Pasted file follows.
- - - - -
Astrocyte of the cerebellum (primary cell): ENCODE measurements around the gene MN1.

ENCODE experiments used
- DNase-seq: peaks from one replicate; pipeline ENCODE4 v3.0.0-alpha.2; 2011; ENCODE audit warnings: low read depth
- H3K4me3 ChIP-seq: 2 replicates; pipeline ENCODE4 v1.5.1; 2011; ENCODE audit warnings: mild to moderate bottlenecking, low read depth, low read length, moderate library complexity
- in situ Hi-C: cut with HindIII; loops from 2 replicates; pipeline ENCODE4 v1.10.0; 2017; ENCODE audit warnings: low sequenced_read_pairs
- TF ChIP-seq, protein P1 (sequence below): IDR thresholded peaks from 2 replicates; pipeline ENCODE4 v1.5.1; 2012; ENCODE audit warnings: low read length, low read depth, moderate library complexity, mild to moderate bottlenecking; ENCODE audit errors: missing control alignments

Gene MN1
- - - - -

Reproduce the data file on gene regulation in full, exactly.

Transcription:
Astrocyte of the cerebellum (primary cell): ENCODE measurements around the gene MN1.

ENCODE experiments used
- DNase-seq: peaks from one replicate; pipeline ENCODE4 v3.0.0-alpha.2; 2011; ENCODE audit warnings: low read depth
- H3K4me3 ChIP-seq: 2 replicates; pipeline ENCODE4 v1.5.1; 2011; ENCODE audit warnings: mild to moderate bottlenecking, low read depth, low read length, moderate library complexity
- in situ Hi-C: cut with HindIII; loops from 2 replicates; pipeline ENCODE4 v1.10.0; 2017; ENCODE audit warnings: low sequenced_read_pairs
- TF ChIP-seq, protein P1 (sequence below): IDR thresholded peaks from 2 replicates; pipeline ENCODE4 v1.5.1; 2012; ENCODE audit warnings: low read length, low read depth, moderate library complexity, mild to moderate bottlenecking; ENCODE audit errors: missing control alignments

Gene MN1